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Pirates catcher Francisco Cervelli, who has suffered many concussions throughout his 12-year career, was hit on the back of the helmet on a Joc Pederson backswing Saturday against the Dodgers. Through Cervelli remained in the game initially, he took himself out of the game shortly thereafter and went on the seven-day concussion injured list on Sunday.

Perhaps inspired by Saturday’s event, Pirates GM Neal Huntington suggested that players should be allowed to re-enter games once they have passed concussion tests, the Associated Press reports. Huntington said, “Any player that had an obvious concussion risk incident should be allowed to be removed from the game, taken off the field, taken into the locker room, assessed by a doctor, assessed by a trainer, go through an extended period of time and then re-enter the game. Because right now, all of this has to happen on the field.”

Huntington added, “The player has to feel pressure as he’s standing there with 30,000 or 10,000 or 50,000 eyes on him. He has to feel pressure to make a decision whether (he’s) in or (he’s) out of this game. He knows if he takes himself out and he’s the catcher, there’s only one other catcher, and the game becomes a fiasco if that other catcher gets hurt.”

Huntington, who has been forward-thinking on a number of other issues, has it wrong here. The concussion protocols were created because players frequently hid or under-reported their injuries in order to remain in the game. Especially for younger or otherwise less-proven players, there is pressure to have to constantly perform in order to keep one’s job. Furthermore, there is an overarching sentiment across sports that taking time off due to injury makes one weak. Similarly, playing while injured is seen as tough and masculine. Creating protocols that take the decision-making out of players’ hands keeps them from making decisions that aren’t in their own best interests. Removing them would bring back that pressure for players to hide or minimize their ailments. If anything, MLB’s concussion protocols should become more stringent, not more relaxed.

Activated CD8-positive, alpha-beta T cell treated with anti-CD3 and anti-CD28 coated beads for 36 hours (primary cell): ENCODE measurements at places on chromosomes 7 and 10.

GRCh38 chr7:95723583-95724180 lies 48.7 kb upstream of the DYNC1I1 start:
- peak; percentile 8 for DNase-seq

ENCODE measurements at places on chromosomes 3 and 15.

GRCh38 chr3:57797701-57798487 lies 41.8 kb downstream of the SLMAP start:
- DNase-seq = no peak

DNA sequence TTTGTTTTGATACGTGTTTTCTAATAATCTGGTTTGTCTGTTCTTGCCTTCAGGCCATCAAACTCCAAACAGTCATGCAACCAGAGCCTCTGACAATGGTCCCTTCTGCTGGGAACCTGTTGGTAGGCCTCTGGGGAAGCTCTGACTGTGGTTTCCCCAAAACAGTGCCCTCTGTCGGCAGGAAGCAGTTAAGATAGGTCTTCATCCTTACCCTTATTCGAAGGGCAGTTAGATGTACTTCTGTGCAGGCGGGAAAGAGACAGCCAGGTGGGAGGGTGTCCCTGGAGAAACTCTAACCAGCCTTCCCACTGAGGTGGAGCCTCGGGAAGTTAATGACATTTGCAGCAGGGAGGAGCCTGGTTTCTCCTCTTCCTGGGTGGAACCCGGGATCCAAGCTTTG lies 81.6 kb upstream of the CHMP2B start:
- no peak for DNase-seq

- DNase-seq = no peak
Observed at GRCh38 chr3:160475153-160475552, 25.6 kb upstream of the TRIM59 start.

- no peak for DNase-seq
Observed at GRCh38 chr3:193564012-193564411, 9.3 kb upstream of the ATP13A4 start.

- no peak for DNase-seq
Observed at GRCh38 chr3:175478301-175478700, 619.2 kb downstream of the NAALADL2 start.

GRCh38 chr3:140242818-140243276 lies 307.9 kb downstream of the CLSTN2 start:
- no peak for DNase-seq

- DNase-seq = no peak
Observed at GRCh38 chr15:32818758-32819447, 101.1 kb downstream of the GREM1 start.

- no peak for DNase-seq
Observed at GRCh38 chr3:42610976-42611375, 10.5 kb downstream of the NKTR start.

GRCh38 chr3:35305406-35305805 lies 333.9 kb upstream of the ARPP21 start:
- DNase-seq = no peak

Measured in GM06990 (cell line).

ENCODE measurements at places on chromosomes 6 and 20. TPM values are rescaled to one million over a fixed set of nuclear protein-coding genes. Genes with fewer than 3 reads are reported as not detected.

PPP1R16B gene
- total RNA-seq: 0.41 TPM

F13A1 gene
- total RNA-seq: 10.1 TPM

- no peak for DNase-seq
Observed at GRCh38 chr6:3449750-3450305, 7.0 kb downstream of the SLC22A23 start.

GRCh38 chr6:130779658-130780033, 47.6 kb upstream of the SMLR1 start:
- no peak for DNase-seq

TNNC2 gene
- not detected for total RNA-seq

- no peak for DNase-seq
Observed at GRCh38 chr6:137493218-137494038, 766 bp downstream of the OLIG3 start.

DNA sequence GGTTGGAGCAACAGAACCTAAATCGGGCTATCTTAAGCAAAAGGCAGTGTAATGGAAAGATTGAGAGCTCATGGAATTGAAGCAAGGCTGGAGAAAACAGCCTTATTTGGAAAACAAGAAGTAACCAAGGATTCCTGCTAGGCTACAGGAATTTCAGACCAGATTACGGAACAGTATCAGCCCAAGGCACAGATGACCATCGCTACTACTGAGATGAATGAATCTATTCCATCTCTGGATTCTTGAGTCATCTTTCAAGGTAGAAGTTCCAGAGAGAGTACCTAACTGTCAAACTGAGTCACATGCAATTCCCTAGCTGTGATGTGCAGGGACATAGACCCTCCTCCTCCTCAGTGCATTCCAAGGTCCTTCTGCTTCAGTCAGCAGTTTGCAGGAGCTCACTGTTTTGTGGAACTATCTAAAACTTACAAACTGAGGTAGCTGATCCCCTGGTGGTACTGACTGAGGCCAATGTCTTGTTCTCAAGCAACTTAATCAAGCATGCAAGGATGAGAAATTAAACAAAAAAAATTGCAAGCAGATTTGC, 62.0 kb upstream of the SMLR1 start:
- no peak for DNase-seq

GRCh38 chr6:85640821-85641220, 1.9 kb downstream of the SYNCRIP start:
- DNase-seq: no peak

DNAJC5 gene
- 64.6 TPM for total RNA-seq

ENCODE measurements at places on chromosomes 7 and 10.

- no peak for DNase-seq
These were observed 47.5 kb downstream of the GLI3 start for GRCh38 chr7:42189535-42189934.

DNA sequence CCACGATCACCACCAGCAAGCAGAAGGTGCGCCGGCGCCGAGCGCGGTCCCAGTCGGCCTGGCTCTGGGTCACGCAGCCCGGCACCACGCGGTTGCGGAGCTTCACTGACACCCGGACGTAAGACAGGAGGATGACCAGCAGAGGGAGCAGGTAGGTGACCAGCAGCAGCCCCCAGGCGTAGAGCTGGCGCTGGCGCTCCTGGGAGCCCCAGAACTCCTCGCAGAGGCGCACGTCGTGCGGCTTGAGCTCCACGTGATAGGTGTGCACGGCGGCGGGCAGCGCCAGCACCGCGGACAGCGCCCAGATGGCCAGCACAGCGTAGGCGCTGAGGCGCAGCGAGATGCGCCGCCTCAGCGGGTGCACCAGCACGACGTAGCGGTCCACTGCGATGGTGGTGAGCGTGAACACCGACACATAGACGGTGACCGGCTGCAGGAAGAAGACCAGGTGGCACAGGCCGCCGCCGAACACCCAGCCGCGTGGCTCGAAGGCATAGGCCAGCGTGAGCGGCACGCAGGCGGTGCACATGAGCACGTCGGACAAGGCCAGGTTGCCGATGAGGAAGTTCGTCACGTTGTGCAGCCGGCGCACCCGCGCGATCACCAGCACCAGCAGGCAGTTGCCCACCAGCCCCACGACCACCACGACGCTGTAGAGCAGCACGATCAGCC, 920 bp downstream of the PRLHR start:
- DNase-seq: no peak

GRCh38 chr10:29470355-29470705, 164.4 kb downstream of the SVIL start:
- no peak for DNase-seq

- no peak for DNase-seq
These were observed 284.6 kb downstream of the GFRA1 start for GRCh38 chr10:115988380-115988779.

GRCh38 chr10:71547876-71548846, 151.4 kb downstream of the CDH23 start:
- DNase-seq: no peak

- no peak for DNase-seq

The powers that be with Major League Baseball have no doubt followed the concussion scandal surrounding the National Football League. In January, the NFL settled for over $1 billion with retired players dealing with traumatic brain injuries, including dementia, Lou Gehrig’s disease, Parkinson’s disease, and Alzheimer’s disease. For years, the league refused to acknowledge the link between playing football and CTE (chronic traumatic encephalopathy), which is a neurodegenerative disease that can lead to dementia and has many negative effects, such as increasing the risk of suicide. Since baseball isn’t often a contact sport, MLB doesn’t have to worry about brain injuries to this degree, but it still needs to take preventative measures in order to avoid billion-dollar lawsuits as well as avoiding P.R. damage. In December 2012, former major league outfielder Ryan Freel committed suicide. Freel, who claimed to have suffered as many as 10 concussions, suffered from CTE. MLB players can suffer brain injuries just like football players.

Huntington seems to be worried about not having enough rostered catchers in the event one or two catchers get injured. That is really an issue of roster management. Carrying only two catchers on the roster is a calculated risk, often justified. Huntington can ensure his team never has to be put in the position of not having a catcher in an emergency by rostering a third catcher. Rosters are expanding to 26 players next year, by the way.